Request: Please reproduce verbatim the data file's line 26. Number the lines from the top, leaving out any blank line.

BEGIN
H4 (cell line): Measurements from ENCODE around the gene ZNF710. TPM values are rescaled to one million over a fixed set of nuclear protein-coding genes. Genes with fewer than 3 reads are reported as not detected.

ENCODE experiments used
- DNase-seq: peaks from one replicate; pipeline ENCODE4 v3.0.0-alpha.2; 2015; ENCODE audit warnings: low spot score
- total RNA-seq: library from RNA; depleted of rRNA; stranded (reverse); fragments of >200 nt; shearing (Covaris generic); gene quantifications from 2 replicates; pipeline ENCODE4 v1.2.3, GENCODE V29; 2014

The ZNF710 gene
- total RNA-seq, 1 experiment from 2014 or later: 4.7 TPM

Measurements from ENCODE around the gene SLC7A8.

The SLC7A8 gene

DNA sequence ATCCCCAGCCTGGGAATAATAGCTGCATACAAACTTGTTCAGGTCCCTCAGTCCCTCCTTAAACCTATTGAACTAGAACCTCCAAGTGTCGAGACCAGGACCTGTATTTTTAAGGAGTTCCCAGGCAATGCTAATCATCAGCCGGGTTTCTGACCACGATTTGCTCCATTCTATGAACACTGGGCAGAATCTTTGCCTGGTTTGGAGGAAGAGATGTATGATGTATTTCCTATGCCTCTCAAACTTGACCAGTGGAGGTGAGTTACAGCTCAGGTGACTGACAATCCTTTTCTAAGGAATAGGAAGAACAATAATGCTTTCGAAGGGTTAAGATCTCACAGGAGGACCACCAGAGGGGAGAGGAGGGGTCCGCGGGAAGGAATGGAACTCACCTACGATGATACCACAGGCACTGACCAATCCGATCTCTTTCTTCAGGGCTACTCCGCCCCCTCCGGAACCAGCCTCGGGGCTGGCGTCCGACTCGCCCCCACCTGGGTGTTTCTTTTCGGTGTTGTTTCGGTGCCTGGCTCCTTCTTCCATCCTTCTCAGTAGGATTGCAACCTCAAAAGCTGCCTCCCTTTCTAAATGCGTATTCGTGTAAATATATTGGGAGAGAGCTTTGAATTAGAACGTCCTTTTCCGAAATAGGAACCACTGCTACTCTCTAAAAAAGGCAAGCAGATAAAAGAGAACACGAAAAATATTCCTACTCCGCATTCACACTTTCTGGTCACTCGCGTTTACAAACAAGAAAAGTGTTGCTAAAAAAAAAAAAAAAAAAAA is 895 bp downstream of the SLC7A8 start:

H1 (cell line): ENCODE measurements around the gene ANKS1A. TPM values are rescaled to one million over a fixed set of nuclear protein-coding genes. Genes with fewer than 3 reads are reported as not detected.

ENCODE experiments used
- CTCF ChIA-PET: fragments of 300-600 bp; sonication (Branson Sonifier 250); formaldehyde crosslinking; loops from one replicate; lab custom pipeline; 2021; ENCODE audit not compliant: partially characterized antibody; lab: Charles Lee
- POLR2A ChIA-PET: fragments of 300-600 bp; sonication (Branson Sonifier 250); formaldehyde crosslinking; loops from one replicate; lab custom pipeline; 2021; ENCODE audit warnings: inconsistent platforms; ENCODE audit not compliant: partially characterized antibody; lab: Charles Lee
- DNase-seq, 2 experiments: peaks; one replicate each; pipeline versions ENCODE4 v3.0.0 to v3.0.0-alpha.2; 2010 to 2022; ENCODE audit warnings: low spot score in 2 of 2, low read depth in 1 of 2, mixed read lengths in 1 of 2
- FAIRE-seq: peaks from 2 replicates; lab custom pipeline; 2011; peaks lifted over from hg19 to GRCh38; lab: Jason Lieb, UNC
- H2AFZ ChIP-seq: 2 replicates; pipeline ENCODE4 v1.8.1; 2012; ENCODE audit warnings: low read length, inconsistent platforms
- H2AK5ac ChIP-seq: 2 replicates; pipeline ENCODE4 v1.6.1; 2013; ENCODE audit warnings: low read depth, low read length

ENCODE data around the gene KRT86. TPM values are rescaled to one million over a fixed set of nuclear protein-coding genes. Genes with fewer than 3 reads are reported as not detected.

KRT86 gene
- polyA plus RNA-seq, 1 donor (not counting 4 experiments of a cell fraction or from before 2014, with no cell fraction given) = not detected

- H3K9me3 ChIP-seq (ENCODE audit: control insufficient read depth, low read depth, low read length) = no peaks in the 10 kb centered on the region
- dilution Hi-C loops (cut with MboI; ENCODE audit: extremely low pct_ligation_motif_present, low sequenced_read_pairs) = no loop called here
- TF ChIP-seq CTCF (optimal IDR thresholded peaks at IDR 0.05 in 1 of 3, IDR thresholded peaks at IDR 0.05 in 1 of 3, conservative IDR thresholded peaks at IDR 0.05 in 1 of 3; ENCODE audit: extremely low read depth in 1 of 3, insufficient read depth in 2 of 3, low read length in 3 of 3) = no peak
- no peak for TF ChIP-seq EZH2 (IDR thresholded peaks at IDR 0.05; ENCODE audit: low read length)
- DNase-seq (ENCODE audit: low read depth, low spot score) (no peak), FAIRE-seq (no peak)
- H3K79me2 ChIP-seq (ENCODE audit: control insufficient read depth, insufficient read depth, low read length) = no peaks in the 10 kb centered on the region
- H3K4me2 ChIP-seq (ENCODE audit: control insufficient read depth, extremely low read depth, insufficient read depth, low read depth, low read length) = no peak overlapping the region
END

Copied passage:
- H3K79me2 ChIP-seq (ENCODE audit: control insufficient read depth, insufficient read depth, low read length) = no peaks in the 10 kb centered on the region